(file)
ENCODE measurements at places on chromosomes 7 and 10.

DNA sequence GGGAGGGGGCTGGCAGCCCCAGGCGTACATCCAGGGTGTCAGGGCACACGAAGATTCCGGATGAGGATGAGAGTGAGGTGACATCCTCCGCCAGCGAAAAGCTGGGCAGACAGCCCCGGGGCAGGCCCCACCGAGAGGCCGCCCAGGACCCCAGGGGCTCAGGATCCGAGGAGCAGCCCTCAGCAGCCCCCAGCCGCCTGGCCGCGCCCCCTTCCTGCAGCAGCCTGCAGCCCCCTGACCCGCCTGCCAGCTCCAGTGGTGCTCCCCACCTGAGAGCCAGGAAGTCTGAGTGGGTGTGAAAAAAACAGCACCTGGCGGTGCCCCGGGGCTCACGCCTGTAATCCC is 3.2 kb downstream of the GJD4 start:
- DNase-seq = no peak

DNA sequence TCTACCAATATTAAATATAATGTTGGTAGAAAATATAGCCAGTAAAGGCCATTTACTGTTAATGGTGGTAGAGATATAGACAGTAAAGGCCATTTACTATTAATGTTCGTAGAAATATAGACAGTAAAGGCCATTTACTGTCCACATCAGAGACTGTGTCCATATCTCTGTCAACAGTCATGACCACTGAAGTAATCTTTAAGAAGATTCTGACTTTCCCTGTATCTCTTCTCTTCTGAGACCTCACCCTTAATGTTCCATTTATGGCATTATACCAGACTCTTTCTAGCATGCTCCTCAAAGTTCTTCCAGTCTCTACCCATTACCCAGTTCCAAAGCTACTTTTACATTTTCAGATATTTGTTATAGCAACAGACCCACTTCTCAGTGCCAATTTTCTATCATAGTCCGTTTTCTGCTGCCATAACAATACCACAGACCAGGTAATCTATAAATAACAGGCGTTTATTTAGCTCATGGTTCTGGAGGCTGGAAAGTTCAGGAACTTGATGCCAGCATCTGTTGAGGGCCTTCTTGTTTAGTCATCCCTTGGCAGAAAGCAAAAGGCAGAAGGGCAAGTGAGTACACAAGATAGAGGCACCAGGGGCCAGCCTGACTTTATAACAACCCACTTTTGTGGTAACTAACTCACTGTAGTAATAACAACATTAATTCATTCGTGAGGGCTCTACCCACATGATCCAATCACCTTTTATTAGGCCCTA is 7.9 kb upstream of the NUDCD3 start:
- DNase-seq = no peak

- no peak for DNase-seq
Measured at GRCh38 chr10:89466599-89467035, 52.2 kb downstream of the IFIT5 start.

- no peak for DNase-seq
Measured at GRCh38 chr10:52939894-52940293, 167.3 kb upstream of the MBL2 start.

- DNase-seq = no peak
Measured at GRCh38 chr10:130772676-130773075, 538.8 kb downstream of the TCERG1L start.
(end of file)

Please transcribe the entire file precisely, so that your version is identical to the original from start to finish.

ENCODE measurements at places on chromosomes 7 and 10.

DNA sequence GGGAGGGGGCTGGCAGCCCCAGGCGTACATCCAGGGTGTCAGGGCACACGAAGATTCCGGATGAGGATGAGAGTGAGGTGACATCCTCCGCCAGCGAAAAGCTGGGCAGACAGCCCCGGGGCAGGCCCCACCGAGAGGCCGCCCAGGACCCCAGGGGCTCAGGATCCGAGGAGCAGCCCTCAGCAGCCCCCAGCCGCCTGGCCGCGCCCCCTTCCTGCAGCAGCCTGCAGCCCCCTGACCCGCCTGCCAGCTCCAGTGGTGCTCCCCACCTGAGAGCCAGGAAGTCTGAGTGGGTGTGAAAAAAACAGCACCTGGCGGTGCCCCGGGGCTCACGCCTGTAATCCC is 3.2 kb downstream of the GJD4 start:
- DNase-seq = no peak

DNA sequence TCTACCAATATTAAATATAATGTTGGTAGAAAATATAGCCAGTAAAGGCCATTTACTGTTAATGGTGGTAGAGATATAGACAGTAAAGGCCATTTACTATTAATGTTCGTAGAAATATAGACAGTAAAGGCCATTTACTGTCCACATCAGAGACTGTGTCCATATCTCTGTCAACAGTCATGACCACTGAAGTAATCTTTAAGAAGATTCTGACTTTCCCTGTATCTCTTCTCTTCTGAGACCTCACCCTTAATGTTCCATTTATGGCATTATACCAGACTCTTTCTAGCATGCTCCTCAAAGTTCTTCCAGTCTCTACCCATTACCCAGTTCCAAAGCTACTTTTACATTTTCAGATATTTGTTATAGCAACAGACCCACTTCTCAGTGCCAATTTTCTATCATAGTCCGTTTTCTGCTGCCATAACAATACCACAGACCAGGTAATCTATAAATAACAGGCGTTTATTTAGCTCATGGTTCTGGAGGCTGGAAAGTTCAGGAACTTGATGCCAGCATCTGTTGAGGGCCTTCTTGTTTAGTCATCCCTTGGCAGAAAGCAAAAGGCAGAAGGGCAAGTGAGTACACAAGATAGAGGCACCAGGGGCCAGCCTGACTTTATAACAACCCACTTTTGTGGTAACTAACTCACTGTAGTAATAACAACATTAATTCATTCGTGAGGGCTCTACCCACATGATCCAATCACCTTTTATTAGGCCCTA is 7.9 kb upstream of the NUDCD3 start:
- DNase-seq = no peak

- no peak for DNase-seq
Measured at GRCh38 chr10:89466599-89467035, 52.2 kb downstream of the IFIT5 start.

- no peak for DNase-seq
Measured at GRCh38 chr10:52939894-52940293, 167.3 kb upstream of the MBL2 start.

- DNase-seq = no peak
Measured at GRCh38 chr10:130772676-130773075, 538.8 kb downstream of the TCERG1L start.